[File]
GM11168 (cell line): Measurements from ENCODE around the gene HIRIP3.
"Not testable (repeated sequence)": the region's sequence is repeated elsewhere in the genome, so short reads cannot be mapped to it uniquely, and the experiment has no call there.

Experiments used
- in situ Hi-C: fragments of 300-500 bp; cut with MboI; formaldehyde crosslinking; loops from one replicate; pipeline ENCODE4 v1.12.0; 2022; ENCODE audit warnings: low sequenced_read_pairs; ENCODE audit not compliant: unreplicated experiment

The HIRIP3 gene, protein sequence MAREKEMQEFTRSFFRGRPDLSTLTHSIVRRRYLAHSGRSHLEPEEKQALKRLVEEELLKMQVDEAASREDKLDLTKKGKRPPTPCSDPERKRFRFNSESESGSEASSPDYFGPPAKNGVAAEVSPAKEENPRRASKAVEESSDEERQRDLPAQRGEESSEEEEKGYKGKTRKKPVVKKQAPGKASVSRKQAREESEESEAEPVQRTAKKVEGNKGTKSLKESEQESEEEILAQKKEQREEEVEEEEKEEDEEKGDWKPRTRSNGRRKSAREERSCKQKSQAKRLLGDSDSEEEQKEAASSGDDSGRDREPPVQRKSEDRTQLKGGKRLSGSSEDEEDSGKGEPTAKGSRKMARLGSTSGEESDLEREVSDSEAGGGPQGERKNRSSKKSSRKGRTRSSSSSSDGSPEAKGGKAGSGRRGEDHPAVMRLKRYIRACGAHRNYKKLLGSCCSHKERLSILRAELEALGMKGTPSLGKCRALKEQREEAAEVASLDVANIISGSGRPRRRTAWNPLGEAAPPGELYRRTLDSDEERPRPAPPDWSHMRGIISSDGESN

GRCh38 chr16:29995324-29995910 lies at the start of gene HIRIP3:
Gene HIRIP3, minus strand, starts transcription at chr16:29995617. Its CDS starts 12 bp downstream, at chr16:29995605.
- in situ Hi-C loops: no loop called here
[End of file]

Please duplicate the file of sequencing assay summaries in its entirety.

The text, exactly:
GM11168 (cell line): Measurements from ENCODE around the gene HIRIP3.
"Not testable (repeated sequence)": the region's sequence is repeated elsewhere in the genome, so short reads cannot be mapped to it uniquely, and the experiment has no call there.

Experiments used
- in situ Hi-C: fragments of 300-500 bp; cut with MboI; formaldehyde crosslinking; loops from one replicate; pipeline ENCODE4 v1.12.0; 2022; ENCODE audit warnings: low sequenced_read_pairs; ENCODE audit not compliant: unreplicated experiment

The HIRIP3 gene, protein sequence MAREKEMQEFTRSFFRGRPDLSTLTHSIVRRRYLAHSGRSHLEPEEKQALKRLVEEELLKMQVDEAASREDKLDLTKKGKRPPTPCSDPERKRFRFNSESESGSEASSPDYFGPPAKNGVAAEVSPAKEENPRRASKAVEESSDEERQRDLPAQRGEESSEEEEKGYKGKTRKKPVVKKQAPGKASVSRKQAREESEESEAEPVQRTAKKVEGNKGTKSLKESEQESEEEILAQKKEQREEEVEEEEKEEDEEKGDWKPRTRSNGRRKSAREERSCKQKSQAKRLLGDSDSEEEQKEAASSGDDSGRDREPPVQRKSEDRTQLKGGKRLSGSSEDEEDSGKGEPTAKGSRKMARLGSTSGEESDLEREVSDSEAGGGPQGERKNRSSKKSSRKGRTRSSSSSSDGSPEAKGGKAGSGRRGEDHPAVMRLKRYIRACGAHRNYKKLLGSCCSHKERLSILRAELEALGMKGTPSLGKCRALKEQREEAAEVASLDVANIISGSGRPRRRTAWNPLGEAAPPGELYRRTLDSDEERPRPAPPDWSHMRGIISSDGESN

GRCh38 chr16:29995324-29995910 lies at the start of gene HIRIP3:
Gene HIRIP3, minus strand, starts transcription at chr16:29995617. Its CDS starts 12 bp downstream, at chr16:29995605.
- in situ Hi-C loops: no loop called here